This abstract was presented today at the Association for Research in Vision and Opthalmology (ARVO) meetings in Seattle, Washington by Lawrence Strenk, Susan Strenk, Liliana Werner, Nick Mamalis.
Purpose: To use MRI to investigate the effect of cataract surgery and IOL type on the capsular diameter in multiple imaging planes.
Introduction: MRI is not impeded by the iris or optical distortions and has the unique ability to visualize the entire crystalline or intraocular lens (IOL) and its relationship to the surrounding tissue, including the lens capsule, in any desired plane. The capsule is an accommodative structure affected by life-long lens growth (Fig 1). Its post-operative condition and its dimensions have implications for both standard and accommodating IOL design.
Complications of new IOL designs are often not discovered until years after their introduction. Many complications can be directly or indirectly linked to Soemmering’s ring (SR), which forms within the capsular bag and is believed to develop to some extent after most cataract surgeries. SR may also play a role in glaucoma either by direct uveal displacement or iris pigmentary dispersion. A SR is a doughnut-shaped growth composed of retained/regenerated cortex material and lens epithelial cells that may form following any type of disruption of the anterior lens capsule. It is a precursor to posterior capsule opacification and, if abundant, can result in IOL tilt and displacement, iris contact with pigmentary dispersion, and possibly angle closure and glaucoma. Its abundance is inversely related to the age of patient at the time of surgery and the care taken in cortical clean-up. IOL design is also known to play a significant role.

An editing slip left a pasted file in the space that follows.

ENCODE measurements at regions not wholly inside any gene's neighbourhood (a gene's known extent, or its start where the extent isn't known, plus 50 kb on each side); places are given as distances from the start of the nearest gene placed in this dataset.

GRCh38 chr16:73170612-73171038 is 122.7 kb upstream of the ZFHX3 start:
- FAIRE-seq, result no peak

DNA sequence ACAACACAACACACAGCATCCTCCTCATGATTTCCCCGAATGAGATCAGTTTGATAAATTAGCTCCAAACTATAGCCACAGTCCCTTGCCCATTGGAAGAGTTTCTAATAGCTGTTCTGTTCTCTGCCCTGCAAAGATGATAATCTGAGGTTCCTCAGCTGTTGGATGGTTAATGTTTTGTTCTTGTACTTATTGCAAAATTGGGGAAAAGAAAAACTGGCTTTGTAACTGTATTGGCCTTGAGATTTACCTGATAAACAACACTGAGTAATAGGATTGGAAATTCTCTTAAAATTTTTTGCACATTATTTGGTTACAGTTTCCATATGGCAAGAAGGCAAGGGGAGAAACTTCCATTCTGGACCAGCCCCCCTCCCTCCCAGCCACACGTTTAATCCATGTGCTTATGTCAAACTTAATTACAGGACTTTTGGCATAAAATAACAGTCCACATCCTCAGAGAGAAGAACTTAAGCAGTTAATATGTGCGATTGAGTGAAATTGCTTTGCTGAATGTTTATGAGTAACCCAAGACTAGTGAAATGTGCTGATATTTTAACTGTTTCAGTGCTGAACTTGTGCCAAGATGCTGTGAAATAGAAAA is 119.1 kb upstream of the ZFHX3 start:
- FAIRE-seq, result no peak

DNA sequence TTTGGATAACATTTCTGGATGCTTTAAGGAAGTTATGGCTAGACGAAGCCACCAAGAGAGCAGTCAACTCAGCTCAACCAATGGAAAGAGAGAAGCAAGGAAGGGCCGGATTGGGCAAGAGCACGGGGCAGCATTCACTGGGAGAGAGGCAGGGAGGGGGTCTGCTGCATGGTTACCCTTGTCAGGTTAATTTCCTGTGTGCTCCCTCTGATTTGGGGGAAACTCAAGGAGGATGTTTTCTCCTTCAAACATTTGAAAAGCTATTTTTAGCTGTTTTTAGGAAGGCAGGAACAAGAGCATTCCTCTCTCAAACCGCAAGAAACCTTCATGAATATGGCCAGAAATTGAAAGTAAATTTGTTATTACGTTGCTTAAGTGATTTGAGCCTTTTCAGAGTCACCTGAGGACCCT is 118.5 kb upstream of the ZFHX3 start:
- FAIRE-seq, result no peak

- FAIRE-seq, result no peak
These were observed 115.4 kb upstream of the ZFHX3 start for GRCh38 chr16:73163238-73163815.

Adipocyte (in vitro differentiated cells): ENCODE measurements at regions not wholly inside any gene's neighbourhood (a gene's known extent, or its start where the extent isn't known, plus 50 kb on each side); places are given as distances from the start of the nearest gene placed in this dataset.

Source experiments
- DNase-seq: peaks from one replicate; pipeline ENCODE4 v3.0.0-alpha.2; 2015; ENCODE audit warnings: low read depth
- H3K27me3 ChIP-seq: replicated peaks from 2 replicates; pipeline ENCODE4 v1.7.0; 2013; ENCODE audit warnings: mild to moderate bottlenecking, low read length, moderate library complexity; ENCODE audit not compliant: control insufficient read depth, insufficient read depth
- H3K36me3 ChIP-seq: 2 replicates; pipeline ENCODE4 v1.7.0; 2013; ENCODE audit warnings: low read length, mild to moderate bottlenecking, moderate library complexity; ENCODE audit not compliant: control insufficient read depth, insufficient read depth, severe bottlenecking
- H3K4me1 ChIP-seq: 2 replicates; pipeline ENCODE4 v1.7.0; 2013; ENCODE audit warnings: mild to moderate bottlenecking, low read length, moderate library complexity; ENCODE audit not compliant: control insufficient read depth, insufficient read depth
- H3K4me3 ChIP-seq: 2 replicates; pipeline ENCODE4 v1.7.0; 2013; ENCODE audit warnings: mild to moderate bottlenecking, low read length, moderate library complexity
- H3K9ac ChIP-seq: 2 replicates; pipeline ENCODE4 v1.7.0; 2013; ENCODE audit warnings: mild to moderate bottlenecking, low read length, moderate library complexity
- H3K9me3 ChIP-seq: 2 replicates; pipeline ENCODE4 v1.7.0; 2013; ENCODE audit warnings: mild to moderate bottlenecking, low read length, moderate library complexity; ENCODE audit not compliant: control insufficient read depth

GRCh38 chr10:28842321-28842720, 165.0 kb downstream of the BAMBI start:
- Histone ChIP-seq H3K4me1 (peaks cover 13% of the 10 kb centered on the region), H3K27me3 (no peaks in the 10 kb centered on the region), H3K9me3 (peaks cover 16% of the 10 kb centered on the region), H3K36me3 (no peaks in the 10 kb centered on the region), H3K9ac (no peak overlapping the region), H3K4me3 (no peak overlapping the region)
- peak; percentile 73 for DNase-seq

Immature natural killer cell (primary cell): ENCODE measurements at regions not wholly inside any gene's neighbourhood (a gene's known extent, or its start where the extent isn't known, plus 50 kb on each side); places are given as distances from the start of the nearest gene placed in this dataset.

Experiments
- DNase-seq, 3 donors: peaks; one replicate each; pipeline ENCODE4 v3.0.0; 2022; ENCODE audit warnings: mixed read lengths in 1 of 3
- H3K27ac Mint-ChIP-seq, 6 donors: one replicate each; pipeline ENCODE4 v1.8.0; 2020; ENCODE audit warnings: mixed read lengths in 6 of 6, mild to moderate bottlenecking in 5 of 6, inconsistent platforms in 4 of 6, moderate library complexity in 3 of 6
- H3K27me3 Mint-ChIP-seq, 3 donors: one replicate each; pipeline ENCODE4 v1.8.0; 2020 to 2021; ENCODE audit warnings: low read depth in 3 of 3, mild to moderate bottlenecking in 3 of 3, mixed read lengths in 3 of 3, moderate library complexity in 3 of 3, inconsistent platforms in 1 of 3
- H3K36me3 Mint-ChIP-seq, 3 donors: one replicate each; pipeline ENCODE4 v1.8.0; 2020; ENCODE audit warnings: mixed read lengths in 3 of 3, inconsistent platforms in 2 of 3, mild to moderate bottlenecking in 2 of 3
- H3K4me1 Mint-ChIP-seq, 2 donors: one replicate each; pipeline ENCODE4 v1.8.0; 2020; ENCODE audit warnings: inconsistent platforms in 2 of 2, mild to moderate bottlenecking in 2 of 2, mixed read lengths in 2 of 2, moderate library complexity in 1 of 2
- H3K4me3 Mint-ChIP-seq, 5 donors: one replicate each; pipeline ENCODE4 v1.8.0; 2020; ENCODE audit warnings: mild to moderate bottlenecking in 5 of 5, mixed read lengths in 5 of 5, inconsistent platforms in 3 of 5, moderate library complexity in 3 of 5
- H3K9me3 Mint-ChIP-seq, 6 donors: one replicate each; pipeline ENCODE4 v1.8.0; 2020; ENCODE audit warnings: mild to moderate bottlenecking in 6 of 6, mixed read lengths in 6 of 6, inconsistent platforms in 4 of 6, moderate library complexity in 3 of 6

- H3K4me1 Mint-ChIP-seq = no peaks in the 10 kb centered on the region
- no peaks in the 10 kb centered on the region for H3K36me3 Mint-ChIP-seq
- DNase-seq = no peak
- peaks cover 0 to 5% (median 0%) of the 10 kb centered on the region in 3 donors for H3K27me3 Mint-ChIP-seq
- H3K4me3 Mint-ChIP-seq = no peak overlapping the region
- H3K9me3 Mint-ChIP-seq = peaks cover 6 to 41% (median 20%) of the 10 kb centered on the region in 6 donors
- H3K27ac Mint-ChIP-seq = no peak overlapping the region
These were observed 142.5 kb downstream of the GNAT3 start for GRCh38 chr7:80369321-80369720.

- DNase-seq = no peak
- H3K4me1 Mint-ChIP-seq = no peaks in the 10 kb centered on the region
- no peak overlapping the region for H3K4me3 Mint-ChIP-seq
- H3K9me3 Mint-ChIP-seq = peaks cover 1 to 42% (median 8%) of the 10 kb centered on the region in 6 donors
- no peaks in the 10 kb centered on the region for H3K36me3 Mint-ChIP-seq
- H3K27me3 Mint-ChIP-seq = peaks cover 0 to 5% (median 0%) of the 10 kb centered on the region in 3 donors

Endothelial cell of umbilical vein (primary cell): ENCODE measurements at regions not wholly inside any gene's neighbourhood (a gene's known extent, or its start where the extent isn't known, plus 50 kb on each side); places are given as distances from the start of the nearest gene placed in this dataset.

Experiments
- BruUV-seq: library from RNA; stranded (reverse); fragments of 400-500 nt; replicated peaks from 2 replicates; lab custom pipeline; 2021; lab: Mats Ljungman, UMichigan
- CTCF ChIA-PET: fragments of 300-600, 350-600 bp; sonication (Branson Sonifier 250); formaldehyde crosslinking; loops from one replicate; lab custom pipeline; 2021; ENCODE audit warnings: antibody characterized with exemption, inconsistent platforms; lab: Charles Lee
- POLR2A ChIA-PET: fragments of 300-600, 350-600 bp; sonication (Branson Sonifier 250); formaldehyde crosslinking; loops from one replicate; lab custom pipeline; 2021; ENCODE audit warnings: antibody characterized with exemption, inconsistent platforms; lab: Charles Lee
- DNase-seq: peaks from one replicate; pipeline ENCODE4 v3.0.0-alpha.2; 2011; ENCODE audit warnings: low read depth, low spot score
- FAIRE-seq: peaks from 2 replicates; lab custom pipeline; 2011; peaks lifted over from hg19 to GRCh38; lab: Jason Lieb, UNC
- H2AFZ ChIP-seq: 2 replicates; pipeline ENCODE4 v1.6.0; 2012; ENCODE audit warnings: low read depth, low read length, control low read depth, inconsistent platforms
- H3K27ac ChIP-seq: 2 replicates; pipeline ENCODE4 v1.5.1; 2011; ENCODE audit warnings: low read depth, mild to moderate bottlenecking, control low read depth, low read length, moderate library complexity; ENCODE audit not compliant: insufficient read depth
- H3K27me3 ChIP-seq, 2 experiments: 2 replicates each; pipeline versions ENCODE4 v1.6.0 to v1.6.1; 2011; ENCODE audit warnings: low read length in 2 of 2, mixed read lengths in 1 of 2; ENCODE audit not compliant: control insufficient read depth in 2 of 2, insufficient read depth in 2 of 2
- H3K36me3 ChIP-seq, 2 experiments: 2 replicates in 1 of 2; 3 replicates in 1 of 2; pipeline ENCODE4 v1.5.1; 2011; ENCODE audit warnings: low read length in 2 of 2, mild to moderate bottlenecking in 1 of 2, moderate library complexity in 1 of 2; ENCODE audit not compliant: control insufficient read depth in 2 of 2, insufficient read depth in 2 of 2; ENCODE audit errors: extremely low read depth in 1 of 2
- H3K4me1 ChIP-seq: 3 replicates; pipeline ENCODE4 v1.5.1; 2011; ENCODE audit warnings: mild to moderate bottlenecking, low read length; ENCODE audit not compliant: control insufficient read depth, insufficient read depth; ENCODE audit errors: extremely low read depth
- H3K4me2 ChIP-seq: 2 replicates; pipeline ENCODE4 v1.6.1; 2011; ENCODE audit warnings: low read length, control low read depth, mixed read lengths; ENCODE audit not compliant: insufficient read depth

Methods: Donor eyes (N=200, ages 50-99) were imaged 1.5T (General Electric) using a custom RF coil (MRI Research) and T1 weighting. The capsule is very thin, but can be visualized with MRI both in the aphakic donor eye and in the pseudophakic eye in the absence of SR. Additionally, its diameter can be reasonably assumed to be given by the lens equatorial diameter for the phakic eye. The diameters of the capsular bag were measured from the MRI images in multiple planes including those that were parallel and perpendicular to the haptic axis (Fig 2,3,4). A subset of donor eyes underwent gross and histopathological evaluation in order to validate the MRI findings as well as to further characterize the capsule.
Results: MRI revealed that the capsule is asymmetric after cataract surgery, with the most pronounced difference occurring between the plane of the haptic long axis and the haptic free plane (mean difference = 0.649 mm, P < 0.0001 Fig 5). Differences in capsular dimensions (HLA) were also observed for different lens types; with those of silicone 3-piece lenses (N=143) exceeding those of single-piece hydrophobic acrylic (N=57), (mean difference = 0.248 mm, P < 0.0006 Fig 6). Gross and histopathological analysis revealed the capsulorhexis shape, amount of optic covered by the capsulorhexis, the presence of anterior or posterior capsular opacification, and verified that the IOL was within the capsular bag (Fig 3d, 4d, 7).
Conclusion: MRI allows imaging in any desired plane providing complete characterization of the IOL and capsular dimensions and their geometric relationship to the intraocular structures. This study of adult pseudophakic donor eyes reveals differences in capsular dimensions with IOL type that are similar to those observed in a smaller gross analysis study of postmortem pediatric eyes undergoing experimental implantation. Additionally, combining MRI data with gross and histopathological data allows a more detailed view of the effects of cataract surgery on the capsule and the possibility of more completely characterizing the effects of recently introduced laser-created capsulorhexis. It also validates the MRI technique allowing it to be extended in vivo to cataract patients. Our MRI findings have implications for IOL design, selection, and surgical technique.
A full size pdf of the poster can be downloaded here.